The Washington Post

Fitbit voluntarily recalls wristband after rash reports

Fitbit announced it is voluntarily pulling the Fitbit Force from shelves and recalling units after reports that the band reacted badly with some users’ skin.

Fitbit has stopped sales of its latest model, the Fitbit Force, and instituted a voluntary recall after reports that the health-tracking band was giving some users an allergic reaction.

Fitbit chief executive officer James Park said in a statement on the company’s official Web site that the company is making the decision to pull the product after independent test results confirmed that the wristbands caused “allergic contact dermatitis” in fewer than 2 percent of its customers. The dermatitis — an itchy, sometimes painful rash — is likely an allergic reaction to nickel in the device’s stainless steel, Park said. Other users may also be reacting to “materials used in the strap” or adhesives used in the product’s assembly.

Reports of rashes first surfaced last month, prompting the company to offer refunds and exchanges to users who were experiencing skin irritation.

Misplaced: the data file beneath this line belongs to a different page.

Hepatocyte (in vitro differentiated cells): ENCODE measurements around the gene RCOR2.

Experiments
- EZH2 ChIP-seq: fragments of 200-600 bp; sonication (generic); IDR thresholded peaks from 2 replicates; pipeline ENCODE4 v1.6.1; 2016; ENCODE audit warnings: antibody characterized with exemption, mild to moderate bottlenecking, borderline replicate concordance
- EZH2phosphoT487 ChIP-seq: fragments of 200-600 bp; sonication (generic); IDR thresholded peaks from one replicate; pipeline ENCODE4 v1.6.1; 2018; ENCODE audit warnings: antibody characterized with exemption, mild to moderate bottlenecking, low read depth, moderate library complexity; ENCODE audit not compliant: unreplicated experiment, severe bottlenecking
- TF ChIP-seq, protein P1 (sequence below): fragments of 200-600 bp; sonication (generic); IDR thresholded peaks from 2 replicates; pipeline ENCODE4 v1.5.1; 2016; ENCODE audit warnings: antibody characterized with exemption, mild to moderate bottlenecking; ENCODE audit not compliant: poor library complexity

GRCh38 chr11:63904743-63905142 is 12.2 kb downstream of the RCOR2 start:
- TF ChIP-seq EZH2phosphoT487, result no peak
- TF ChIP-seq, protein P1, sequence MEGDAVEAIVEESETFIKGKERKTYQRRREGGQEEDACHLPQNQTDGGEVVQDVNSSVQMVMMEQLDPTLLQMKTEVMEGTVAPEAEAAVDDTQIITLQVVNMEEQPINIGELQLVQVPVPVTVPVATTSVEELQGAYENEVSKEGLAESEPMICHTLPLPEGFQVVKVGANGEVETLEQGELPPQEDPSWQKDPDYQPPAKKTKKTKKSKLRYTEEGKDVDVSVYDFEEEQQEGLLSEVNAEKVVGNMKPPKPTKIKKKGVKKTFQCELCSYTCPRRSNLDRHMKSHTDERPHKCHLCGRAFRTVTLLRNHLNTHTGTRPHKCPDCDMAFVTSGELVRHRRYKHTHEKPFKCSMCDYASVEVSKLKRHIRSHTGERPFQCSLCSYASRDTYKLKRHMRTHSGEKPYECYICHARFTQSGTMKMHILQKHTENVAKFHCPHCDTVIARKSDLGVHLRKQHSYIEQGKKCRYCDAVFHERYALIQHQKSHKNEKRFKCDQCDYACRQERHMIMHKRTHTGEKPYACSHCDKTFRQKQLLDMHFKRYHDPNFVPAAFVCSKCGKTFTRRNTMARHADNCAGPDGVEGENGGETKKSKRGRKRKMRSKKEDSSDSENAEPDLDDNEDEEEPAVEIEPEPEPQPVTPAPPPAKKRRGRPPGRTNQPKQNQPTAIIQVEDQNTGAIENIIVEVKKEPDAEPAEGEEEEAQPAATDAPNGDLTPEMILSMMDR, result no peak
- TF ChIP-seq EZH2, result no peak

After further analysis, however, the company has decided to take a bigger step.

“From the beginning, we have taken this matter very seriously,” Park wrote. The firm’s analysis, conducted by an independent lab, found no problems with the Force’s battery or electrical systems.

The company is offering a full refund of the Force to all customers. It has also set up a dedicated recall page and call center to deal with any complaints. Users must fill out a form for each Fitbit Force model they wish to return.

The Force came out late last year, and was a welcome addition to the Fitbit family because it included a watch feature — something that had not been present in other versions of the fitness tracker. Fitbit is one of many companies succeeding in the burgeoning market of wearable devices, along with Pebble, Samsung, Nike and others.

Park said that company will continue to work on next-generation version of Fitbit’s wristband, and that the company will “announce news about it soon.”

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Follow The Post’s new tech blog, The Switch, where technology and policy connect.

Hayley Tsukayama covers consumer technology for The Washington Post.



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